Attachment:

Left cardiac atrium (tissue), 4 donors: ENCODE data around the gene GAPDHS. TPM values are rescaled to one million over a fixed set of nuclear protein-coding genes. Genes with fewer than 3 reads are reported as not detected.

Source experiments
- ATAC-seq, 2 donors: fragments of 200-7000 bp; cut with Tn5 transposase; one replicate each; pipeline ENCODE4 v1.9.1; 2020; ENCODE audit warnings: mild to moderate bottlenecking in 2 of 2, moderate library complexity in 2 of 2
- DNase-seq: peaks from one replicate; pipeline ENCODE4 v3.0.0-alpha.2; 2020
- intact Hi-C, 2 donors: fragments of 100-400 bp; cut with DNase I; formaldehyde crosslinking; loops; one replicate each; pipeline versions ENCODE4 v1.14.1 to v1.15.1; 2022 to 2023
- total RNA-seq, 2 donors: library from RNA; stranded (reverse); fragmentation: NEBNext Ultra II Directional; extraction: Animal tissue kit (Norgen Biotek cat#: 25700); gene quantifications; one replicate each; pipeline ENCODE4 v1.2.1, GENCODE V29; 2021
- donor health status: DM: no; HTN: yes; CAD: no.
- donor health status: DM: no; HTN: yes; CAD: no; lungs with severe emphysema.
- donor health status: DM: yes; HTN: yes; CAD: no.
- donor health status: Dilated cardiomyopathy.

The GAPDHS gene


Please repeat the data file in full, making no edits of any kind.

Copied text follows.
Left cardiac atrium (tissue), 4 donors: ENCODE data around the gene GAPDHS. TPM values are rescaled to one million over a fixed set of nuclear protein-coding genes. Genes with fewer than 3 reads are reported as not detected.

Source experiments
- ATAC-seq, 2 donors: fragments of 200-7000 bp; cut with Tn5 transposase; one replicate each; pipeline ENCODE4 v1.9.1; 2020; ENCODE audit warnings: mild to moderate bottlenecking in 2 of 2, moderate library complexity in 2 of 2
- DNase-seq: peaks from one replicate; pipeline ENCODE4 v3.0.0-alpha.2; 2020
- intact Hi-C, 2 donors: fragments of 100-400 bp; cut with DNase I; formaldehyde crosslinking; loops; one replicate each; pipeline versions ENCODE4 v1.14.1 to v1.15.1; 2022 to 2023
- total RNA-seq, 2 donors: library from RNA; stranded (reverse); fragmentation: NEBNext Ultra II Directional; extraction: Animal tissue kit (Norgen Biotek cat#: 25700); gene quantifications; one replicate each; pipeline ENCODE4 v1.2.1, GENCODE V29; 2021
- donor health status: DM: no; HTN: yes; CAD: no.
- donor health status: DM: no; HTN: yes; CAD: no; lungs with severe emphysema.
- donor health status: DM: yes; HTN: yes; CAD: no.
- donor health status: Dilated cardiomyopathy.

The GAPDHS gene